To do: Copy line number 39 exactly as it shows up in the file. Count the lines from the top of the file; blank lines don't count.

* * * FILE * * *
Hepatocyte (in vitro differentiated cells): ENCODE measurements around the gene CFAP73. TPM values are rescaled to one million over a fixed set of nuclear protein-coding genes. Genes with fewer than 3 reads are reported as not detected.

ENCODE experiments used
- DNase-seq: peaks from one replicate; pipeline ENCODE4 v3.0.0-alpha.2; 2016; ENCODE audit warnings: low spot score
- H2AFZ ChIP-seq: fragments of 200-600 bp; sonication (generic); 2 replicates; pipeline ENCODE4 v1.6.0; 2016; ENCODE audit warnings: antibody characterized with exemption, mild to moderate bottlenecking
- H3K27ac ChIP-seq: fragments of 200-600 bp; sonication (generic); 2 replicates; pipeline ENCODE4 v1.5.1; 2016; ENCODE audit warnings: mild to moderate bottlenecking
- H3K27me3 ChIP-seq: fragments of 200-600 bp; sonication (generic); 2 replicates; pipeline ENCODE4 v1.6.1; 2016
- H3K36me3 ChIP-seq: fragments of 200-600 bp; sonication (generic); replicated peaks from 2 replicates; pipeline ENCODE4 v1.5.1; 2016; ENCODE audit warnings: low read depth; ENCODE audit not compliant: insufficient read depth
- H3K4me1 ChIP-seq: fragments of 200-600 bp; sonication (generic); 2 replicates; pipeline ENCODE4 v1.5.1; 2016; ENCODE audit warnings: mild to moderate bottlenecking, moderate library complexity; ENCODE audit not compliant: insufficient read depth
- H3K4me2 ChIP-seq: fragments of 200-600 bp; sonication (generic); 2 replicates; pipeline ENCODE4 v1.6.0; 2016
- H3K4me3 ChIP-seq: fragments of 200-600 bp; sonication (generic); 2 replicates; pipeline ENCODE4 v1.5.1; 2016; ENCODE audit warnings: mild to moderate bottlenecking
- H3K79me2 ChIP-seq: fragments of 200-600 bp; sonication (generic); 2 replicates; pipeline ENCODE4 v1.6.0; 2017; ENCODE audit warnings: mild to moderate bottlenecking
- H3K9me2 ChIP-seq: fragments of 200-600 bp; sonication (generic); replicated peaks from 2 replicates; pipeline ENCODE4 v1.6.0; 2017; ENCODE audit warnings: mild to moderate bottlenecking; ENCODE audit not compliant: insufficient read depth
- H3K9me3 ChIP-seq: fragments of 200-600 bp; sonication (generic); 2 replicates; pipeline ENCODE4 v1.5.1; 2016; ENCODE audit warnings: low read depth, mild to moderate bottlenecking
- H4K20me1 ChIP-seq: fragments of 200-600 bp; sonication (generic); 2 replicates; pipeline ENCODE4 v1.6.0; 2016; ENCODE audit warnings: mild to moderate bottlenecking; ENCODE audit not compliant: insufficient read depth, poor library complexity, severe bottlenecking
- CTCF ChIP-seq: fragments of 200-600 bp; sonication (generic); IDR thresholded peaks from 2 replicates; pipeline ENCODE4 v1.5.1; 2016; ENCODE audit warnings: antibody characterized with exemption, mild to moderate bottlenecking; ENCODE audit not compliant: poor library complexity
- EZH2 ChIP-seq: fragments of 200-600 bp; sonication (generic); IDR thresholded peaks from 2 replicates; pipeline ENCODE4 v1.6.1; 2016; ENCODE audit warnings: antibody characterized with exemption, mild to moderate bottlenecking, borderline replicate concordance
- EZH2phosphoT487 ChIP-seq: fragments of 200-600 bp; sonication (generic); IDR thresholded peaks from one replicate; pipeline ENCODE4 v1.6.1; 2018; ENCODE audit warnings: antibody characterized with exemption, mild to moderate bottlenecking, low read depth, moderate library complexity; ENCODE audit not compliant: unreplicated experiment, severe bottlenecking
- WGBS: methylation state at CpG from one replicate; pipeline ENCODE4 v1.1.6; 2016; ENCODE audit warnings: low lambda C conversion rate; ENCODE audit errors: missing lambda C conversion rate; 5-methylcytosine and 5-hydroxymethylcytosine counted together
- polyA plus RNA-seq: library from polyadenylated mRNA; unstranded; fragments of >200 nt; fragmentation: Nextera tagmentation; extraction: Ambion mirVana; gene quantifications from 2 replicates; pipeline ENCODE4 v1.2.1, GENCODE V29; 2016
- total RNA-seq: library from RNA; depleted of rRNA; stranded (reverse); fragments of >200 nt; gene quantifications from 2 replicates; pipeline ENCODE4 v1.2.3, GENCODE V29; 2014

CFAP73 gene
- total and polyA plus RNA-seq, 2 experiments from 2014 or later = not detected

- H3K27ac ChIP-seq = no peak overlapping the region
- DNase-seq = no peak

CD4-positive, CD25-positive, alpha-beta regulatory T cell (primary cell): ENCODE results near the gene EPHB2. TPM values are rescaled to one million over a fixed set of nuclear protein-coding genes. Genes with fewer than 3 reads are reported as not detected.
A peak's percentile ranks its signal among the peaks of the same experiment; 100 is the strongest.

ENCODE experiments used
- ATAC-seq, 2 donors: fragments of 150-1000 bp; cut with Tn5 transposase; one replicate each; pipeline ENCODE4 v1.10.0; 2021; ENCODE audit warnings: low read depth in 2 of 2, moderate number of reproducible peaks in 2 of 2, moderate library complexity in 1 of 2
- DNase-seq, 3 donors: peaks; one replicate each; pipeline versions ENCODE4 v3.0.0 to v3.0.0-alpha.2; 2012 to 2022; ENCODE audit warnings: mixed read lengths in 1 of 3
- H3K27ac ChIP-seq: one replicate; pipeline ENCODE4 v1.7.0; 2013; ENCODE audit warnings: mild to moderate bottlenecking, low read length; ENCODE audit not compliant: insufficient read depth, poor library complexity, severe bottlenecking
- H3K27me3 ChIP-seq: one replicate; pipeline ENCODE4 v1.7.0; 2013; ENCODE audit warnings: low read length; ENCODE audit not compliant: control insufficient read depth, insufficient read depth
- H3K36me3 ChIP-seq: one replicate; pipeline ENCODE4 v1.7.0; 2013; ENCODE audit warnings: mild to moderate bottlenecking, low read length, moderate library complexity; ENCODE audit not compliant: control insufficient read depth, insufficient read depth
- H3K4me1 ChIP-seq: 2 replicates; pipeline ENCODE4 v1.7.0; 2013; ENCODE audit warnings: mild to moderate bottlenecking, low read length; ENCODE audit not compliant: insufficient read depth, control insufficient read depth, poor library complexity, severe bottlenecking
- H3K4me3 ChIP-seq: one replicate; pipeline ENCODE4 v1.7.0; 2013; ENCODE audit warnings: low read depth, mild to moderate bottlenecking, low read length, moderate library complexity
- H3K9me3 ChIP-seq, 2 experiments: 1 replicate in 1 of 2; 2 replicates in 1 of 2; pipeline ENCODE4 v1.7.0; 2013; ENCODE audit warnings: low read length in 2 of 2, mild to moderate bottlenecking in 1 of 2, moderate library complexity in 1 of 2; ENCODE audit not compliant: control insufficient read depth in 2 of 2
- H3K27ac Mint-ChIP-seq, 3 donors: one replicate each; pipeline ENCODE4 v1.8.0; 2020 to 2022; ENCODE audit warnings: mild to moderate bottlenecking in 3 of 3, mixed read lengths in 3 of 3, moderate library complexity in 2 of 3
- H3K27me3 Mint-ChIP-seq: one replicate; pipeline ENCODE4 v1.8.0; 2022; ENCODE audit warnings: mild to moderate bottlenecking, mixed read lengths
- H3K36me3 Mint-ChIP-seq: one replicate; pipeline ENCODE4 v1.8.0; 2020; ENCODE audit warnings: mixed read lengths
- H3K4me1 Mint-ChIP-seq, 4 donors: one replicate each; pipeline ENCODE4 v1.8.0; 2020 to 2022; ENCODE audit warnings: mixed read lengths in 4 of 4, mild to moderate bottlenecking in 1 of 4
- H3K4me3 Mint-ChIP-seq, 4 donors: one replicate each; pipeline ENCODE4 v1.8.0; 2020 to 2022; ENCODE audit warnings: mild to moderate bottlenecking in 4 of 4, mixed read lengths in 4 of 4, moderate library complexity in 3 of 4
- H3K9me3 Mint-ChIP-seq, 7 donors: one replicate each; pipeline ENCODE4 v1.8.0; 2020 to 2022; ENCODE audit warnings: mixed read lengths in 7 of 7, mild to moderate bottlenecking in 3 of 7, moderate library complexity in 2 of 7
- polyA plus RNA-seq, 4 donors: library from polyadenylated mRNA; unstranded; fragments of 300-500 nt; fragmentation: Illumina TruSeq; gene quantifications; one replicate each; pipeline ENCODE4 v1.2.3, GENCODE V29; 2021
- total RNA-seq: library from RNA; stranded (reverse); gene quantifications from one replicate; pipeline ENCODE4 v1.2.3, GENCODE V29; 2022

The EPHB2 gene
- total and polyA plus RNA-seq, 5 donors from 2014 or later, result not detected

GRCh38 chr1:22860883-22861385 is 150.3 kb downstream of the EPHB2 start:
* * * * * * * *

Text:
- H3K4me1 Mint-ChIP-seq, 4 donors: one replicate each; pipeline ENCODE4 v1.8.0; 2020 to 2022; ENCODE audit warnings: mixed read lengths in 4 of 4, mild to moderate bottlenecking in 1 of 4